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Foreclosure mess prompts growing number of public officials to slow down process

By Ariana Eunjung Cha
Washington Post Staff Writer
Thursday, November 11, 2010; 10:23 PM

One month ago, the city of Chicago and the surrounding suburbs of Cook County became a foreclosure-free zone. It wasn't the banks or judges that instituted the moratorium, because they were still moving cases forward at a rapid clip. The holdup was elsewhere: at the sheriff's office.

Sheriff Thomas J. Dart, whose office is responsible for physically evicting delinquent homeowners, announced Oct. 19 that his deputies would "no longer be doing the banks' work for them anymore."

"I can't possibly be expected to evict people from their homes when the banks themselves can't say for sure everything was done properly," he explained.

After reading about problems such as banks "robo-signing" foreclosure documents without verifying their accuracy, Dart asked that attorneys for mortgage companies sign something personally confirming that evictions are justified. None did. So Dart has refused to honor their requests.

There's now a backlog of over 1,000 evictions in his office, and the pile is growing each day.

Frustrated by the banks' response to the foreclosure mess, a growing number of public officials - including chief judges, attorneys general and sheriffs from jurisdictions big and small - are pushing the boundaries of their powers to slow down foreclosures in their areas.

The new challenges are throwing a wrench into the plans of mortgage companies, which in recent weeks have tried to put the robo-signing mess behind them by rapidly reviewing or fixing their paperwork and resuming foreclosures. Such challenges, experts say, are likely to further prolong a foreclosure process that already takes an average of 16 months to complete - helping homeowners facing eviction but hurting the still-fragile housing market.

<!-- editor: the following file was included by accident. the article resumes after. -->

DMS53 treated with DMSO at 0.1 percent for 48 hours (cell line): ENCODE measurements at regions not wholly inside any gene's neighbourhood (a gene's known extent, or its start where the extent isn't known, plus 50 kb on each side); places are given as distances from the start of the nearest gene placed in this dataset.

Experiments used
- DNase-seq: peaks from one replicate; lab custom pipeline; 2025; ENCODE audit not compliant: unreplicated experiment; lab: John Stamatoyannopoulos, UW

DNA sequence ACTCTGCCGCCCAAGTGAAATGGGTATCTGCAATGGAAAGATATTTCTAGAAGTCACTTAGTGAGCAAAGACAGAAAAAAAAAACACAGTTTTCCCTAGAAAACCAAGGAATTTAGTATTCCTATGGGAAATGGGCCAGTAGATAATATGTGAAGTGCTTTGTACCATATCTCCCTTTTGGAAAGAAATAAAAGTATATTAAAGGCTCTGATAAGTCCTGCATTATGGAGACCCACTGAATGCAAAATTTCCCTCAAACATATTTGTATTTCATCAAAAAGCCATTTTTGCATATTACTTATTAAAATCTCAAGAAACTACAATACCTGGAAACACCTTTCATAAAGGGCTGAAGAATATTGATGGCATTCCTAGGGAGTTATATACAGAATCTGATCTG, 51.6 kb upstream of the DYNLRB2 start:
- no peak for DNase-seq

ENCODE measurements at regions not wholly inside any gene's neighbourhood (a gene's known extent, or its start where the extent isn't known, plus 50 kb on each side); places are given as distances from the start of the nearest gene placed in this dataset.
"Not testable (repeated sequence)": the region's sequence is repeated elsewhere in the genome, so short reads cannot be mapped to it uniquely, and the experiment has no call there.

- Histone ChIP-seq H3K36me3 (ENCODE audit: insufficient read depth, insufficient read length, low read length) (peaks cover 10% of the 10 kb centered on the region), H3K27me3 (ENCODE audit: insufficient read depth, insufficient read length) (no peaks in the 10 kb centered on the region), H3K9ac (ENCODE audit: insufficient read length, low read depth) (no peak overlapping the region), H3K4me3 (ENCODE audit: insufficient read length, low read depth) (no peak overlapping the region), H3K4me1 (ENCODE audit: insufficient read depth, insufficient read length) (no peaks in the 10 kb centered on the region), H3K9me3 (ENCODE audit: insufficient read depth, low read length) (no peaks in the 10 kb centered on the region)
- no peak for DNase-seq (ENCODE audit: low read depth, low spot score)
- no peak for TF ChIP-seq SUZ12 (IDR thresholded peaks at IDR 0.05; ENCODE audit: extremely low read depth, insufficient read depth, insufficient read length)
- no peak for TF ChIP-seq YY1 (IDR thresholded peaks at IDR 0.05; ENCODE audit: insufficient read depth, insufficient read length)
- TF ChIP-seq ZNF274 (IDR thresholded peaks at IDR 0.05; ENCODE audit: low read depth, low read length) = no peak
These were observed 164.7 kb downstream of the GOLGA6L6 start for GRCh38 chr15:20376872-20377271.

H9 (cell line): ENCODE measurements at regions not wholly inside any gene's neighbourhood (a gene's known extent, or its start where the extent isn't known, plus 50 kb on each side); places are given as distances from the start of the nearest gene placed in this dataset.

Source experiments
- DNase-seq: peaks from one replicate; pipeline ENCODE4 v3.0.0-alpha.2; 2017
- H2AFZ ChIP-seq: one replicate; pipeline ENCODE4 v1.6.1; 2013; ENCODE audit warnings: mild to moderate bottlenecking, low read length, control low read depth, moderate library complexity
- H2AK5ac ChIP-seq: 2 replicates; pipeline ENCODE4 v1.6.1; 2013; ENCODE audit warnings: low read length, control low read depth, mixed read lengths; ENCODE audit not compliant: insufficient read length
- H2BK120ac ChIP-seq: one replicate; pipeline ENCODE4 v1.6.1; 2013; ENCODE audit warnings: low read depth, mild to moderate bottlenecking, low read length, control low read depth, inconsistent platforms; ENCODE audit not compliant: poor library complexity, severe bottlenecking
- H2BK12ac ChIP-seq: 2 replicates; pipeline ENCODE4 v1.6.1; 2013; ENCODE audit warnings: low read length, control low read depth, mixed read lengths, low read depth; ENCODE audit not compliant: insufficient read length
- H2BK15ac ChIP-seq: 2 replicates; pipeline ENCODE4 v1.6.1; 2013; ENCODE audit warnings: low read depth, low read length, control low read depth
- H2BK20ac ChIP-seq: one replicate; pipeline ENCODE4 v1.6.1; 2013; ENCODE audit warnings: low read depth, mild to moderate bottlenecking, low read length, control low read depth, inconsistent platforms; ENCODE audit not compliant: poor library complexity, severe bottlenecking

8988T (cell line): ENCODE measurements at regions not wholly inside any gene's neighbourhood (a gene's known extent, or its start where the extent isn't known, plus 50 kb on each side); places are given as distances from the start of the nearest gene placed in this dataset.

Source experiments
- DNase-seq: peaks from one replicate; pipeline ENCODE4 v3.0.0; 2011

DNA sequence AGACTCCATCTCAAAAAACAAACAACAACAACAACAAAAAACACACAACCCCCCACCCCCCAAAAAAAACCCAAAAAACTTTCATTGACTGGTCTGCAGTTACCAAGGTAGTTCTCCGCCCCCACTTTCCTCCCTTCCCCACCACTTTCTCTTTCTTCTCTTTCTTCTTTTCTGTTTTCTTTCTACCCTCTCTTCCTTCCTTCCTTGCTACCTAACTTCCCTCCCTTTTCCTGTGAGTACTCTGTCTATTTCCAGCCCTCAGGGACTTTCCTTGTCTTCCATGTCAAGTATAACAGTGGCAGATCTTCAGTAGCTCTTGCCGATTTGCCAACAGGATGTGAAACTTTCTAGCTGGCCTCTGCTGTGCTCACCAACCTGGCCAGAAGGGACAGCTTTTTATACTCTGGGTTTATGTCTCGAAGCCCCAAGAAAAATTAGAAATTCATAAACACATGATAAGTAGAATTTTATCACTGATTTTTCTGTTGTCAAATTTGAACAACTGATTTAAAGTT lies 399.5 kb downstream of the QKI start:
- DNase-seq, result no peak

The allegations of improper foreclosures "have incited something of a populist revolt, and it's become a political issue," said Clifford Rossi, a former Citigroup lending official who teaches business at the University of Maryland. While there seemed to be some optimism in the industry that the worst of the crisis has passed, the new roadblocks are "again creating an air of uncertainty," he said.

In D.C. and Maryland

In the District, for example, Attorney General Peter Nickles said on Oct. 27 that the law requires every transfer of a mortgage from one party to another to be recorded within 30 days of the transaction. That created an opening for foreclosure challenges; such transfers often went unrecorded when mortgages were packaged and resold as investments on Wall Street through the securitization process.

In Maryland, the state's highest court adopted an emergency rule on Oct. 19 allowing judges to appoint experts to study paperwork in foreclosure proceedings and to require lawyers to swear to their accuracy.

And in New York state, the chief judge on Oct. 20 issued an order similar to Dart's, requiring that attorneys for mortgage companies sign affidavits saying they had verified the accuracy of the documents submitted, under "penalties of perjury." Ohio's Cuyahoga County, which includes Cleveland, followed suit last week. The county's judges also said they would give mortgage servicers 30 days to ensure their paperwork is sound - or their cases would be dismissed.